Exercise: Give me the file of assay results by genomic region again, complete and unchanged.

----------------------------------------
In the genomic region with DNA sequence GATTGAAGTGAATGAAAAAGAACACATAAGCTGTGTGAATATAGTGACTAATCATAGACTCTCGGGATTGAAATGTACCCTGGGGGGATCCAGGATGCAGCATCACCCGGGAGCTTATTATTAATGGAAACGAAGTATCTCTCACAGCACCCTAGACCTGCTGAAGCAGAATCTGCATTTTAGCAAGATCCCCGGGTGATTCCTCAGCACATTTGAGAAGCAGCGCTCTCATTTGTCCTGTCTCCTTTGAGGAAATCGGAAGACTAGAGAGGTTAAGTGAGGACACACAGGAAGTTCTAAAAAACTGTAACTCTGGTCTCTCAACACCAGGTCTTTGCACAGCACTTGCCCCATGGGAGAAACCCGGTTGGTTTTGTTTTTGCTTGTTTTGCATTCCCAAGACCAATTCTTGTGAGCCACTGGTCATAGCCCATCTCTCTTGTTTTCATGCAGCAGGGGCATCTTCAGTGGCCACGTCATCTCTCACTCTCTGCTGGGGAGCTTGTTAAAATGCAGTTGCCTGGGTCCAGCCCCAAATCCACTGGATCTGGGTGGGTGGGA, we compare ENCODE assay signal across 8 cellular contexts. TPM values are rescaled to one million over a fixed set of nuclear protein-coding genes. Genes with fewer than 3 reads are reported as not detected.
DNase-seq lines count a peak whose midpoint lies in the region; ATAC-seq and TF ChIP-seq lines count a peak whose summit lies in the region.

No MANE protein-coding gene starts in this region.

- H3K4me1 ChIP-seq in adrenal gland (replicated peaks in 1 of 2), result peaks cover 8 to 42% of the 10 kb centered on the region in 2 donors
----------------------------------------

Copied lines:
In the genomic region with DNA sequence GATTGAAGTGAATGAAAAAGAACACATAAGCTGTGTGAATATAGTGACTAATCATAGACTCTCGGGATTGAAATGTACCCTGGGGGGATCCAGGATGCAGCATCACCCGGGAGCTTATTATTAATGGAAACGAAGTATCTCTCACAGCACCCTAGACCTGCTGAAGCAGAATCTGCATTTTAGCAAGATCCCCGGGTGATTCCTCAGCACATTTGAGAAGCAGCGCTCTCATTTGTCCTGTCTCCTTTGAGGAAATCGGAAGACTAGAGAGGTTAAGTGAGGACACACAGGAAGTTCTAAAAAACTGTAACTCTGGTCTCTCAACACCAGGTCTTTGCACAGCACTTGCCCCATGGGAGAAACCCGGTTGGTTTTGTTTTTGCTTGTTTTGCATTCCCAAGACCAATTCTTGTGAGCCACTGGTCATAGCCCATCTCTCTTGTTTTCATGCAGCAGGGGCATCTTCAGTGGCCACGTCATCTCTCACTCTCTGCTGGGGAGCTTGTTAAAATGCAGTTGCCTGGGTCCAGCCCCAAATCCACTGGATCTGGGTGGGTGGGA, we compare ENCODE assay signal across 8 cellular contexts. TPM values are rescaled to one million over a fixed set of nuclear protein-coding genes. Genes with fewer than 3 reads are reported as not detected.
DNase-seq lines count a peak whose midpoint lies in the region; ATAC-seq and TF ChIP-seq lines count a peak whose summit lies in the region.

No MANE protein-coding gene starts in this region.

- H3K4me1 ChIP-seq in adrenal gland (replicated peaks in 1 of 2), result peaks cover 8 to 42% of the 10 kb centered on the region in 2 donors